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New Book: Justice and Natural Resources: An Egalitarian Theory

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I’d like to announce the publication of a new monograph on natural resource justice. Struggles over precious resources such as oil, water, and land are increasingly evident in the contemporary world. States, indigenous groups, and corporations vie to control access to those resources, and the benefits they provide. These conflicts are rapidly spilling over into new arenas, such as the deep oceans and the Polar regions. But how should these precious resources be governed, and how should the benefits and burdens they generate be shared?
Justice and Natural Resources provides a systematic theory of natural resource justice. It argues that we should use the benefits and burdens flowing from these resources to promote greater equality across the world, and share governance over many important resources. At the same time, the book takes seriously the ways in which particular resources can matter in peoples lives. It provides invaluable guidance on a series of pressing issues, including the scope of state resource rights, the claims of indigenous communities, rights over ocean resources, the burdens of conservation, and the challenges of climate change and transnational resource governance. It will be required reading for anyone interested in natural resource governance, climate politics, and global justice.

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NEW PUBLICATION: THE YOUNG HEGEL AND RELIGION (ED. E. SEMBOU)

I would like to draw your attention to a new publication, entitled “The Young Hegel and Religion”. This consists of a collection of essays on Hegel’s “Early Theological Writings”. A book of public ethics, of interest to political theorists and historians of political thought alike.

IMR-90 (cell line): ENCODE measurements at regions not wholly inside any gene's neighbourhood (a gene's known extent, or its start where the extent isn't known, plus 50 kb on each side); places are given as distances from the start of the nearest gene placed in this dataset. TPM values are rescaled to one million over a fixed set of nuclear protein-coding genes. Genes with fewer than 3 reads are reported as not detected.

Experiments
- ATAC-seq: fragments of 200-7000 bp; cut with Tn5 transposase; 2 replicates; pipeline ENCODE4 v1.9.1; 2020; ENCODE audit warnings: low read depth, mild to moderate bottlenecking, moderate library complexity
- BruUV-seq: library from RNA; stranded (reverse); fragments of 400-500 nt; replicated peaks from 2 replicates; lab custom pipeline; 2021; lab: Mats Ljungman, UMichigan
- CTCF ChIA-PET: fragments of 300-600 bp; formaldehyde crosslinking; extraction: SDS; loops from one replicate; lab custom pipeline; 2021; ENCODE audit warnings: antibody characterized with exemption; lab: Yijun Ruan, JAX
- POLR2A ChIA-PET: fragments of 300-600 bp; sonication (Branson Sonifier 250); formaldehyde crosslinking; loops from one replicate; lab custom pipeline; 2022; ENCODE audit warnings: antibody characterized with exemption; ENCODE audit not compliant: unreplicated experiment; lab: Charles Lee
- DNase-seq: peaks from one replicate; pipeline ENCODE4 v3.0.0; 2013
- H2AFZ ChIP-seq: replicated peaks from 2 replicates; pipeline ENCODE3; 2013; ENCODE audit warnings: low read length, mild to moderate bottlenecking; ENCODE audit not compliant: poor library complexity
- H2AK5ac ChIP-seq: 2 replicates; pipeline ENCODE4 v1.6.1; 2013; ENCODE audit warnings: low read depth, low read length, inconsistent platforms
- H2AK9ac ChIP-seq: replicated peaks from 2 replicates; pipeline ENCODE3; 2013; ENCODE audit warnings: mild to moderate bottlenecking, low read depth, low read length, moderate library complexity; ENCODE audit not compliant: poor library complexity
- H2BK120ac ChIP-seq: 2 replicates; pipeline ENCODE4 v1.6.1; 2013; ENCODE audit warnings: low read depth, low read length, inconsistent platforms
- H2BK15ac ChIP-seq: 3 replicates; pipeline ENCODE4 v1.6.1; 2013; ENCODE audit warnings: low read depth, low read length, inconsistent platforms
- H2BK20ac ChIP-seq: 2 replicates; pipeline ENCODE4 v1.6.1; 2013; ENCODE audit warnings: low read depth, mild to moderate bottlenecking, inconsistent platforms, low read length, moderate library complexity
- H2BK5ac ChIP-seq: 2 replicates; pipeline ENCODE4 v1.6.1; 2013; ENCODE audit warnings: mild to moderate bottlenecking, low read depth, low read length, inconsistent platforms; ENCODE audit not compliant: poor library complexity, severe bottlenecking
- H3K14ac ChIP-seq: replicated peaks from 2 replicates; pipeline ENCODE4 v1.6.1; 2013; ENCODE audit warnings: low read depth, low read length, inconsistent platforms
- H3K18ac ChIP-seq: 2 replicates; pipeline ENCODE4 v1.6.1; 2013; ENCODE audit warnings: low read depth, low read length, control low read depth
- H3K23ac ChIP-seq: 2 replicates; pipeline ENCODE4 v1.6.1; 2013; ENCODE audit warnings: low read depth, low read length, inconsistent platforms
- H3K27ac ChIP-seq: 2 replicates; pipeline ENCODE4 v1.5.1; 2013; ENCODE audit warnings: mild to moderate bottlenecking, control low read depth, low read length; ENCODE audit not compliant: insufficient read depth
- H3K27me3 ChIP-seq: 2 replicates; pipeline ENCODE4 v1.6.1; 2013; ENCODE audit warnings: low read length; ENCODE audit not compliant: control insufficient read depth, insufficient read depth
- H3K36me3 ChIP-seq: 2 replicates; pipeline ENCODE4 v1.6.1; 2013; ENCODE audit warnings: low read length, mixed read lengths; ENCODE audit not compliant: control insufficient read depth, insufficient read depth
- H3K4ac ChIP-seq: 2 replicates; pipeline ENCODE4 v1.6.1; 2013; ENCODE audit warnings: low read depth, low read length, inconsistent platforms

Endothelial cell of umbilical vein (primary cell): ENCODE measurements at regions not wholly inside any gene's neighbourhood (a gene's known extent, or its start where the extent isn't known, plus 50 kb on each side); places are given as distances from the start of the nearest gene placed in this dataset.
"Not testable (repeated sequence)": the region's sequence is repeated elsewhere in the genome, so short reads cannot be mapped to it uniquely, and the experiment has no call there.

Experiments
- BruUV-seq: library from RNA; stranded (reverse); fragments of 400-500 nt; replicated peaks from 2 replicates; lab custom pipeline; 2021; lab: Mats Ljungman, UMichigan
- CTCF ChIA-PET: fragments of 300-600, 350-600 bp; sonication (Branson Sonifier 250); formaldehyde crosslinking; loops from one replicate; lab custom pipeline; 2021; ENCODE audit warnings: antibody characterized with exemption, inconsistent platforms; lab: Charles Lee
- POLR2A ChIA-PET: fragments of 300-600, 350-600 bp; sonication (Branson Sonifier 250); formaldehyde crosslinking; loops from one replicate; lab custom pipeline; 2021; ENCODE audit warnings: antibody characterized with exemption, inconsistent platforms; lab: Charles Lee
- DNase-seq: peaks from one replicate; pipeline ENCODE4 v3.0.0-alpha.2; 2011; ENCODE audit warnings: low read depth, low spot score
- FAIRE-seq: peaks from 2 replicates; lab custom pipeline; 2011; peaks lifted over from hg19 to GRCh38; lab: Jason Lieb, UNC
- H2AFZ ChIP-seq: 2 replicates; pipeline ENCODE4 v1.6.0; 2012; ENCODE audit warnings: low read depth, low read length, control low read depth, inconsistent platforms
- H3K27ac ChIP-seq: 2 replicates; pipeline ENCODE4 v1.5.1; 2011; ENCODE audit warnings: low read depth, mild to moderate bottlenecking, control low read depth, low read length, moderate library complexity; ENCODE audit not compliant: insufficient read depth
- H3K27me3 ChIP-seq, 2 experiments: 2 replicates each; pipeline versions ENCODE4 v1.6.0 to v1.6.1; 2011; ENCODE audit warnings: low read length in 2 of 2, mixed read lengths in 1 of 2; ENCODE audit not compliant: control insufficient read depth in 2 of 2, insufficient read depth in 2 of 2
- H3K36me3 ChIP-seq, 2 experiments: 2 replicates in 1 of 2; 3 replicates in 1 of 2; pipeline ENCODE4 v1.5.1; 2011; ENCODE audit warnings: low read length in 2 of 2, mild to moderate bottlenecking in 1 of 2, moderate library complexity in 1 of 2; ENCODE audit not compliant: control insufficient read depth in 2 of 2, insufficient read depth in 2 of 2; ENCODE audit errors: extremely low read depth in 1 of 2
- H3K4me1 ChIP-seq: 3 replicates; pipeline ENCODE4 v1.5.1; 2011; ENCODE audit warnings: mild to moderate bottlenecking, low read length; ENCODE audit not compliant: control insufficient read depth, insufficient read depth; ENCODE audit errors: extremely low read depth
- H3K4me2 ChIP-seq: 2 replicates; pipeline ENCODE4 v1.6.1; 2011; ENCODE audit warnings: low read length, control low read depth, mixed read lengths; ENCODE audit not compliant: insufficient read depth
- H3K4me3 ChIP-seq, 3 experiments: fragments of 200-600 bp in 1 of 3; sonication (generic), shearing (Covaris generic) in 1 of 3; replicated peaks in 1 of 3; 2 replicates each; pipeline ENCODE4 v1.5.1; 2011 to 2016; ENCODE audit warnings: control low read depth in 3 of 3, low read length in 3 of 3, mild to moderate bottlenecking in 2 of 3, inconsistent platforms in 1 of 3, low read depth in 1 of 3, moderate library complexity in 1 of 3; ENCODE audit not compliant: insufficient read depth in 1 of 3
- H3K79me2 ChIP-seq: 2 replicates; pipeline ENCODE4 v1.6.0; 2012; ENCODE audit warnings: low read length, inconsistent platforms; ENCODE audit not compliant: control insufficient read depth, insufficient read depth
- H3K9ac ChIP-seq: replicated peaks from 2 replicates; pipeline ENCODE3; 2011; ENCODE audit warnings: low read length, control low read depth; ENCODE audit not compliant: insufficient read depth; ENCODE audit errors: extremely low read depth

https://www.peterlang.com/view/product/80993

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Two New Books: Ethical Issues in Poverty Alleviation & Ethics and the Endangerment of Children’s Bodies

The Centre for Ethics and Poverty Research, University of Salzburg, is happy to announce the publication of two new books by its members in political philosophy.

Ethics and the Endangerment of Children’s Bodies (Palgrave Macmillan 2017)

by Gunter Graf & Gottfried Schweiger

This book addresses the endangerment of children’s bodies in affluent societies. Bodily integrity is an important part of a child’s physical and mental well-being, but it can also be violated through various threats during childhood; not only affecting physical health but also causing mental damage and leading to distortions in the development of the self. The authors give an account of three areas, which present different serious dangers: (1) body and eating, (2) body and sexuality, and (3) body and violence. Through an in-depth examination of the available theoretical and empirical knowledge, as well as a thorough ethical analysis, the central injustices in the mentioned areas are identified and the agents with responsibilities towards children displayed. The authors conclude by providing invaluable insight into the necessity of an ethical basis for policies to safeguard children and their bodies.

Ethical Issues in Poverty Alleviation (Springer 2016)

edited by Helmut P Gaisbauer, Gottfried Schweiger & Clemens Sedmak